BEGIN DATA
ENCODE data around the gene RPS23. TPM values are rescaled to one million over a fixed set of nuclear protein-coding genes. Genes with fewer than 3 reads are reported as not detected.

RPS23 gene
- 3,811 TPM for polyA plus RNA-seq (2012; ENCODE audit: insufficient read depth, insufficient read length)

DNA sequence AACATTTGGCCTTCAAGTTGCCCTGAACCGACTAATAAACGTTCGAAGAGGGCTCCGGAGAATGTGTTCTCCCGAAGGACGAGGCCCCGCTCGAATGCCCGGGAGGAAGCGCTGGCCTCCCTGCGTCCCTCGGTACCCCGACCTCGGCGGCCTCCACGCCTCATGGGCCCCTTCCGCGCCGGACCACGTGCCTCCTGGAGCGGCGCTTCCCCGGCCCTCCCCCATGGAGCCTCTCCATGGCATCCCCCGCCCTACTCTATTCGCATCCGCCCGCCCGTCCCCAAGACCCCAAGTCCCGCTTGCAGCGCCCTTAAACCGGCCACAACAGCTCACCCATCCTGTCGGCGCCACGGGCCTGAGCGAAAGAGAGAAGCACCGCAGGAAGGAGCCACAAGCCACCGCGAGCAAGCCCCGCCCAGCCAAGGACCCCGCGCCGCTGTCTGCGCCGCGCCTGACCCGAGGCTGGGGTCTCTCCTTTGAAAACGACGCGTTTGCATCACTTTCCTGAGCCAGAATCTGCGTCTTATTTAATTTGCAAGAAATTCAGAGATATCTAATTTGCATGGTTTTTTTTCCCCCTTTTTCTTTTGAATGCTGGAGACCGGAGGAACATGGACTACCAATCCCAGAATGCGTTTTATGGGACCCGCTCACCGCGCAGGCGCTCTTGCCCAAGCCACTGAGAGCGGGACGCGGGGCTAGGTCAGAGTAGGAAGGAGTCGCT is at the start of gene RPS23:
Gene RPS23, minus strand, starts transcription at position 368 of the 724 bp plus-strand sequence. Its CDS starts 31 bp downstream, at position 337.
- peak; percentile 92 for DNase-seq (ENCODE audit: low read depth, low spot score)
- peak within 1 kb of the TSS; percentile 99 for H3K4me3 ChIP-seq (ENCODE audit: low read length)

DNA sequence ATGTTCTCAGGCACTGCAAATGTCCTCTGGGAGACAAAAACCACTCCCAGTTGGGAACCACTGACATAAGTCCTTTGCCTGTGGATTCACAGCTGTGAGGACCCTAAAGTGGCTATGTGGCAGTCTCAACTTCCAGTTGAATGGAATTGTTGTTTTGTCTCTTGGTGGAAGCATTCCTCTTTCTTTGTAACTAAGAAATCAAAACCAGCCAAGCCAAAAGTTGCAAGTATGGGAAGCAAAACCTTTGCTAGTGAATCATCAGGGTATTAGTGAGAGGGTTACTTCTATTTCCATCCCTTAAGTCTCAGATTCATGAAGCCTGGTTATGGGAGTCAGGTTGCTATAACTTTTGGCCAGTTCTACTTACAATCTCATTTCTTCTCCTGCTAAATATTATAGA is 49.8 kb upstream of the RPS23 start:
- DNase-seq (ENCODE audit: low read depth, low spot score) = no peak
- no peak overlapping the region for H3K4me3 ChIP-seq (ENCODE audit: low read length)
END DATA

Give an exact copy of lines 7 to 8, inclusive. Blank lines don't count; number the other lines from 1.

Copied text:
- peak within 1 kb of the TSS; percentile 99 for H3K4me3 ChIP-seq (ENCODE audit: low read length)

DNA sequence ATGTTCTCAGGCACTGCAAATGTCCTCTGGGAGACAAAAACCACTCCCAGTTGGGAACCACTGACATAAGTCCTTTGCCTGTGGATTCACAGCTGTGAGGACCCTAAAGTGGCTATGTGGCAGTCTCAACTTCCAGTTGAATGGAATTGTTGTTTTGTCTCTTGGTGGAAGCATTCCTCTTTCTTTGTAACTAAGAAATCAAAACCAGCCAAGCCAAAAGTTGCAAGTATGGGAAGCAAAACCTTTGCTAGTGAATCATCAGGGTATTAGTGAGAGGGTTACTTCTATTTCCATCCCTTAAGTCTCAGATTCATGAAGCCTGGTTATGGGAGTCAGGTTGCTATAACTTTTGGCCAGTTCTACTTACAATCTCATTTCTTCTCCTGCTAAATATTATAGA is 49.8 kb upstream of the RPS23 start: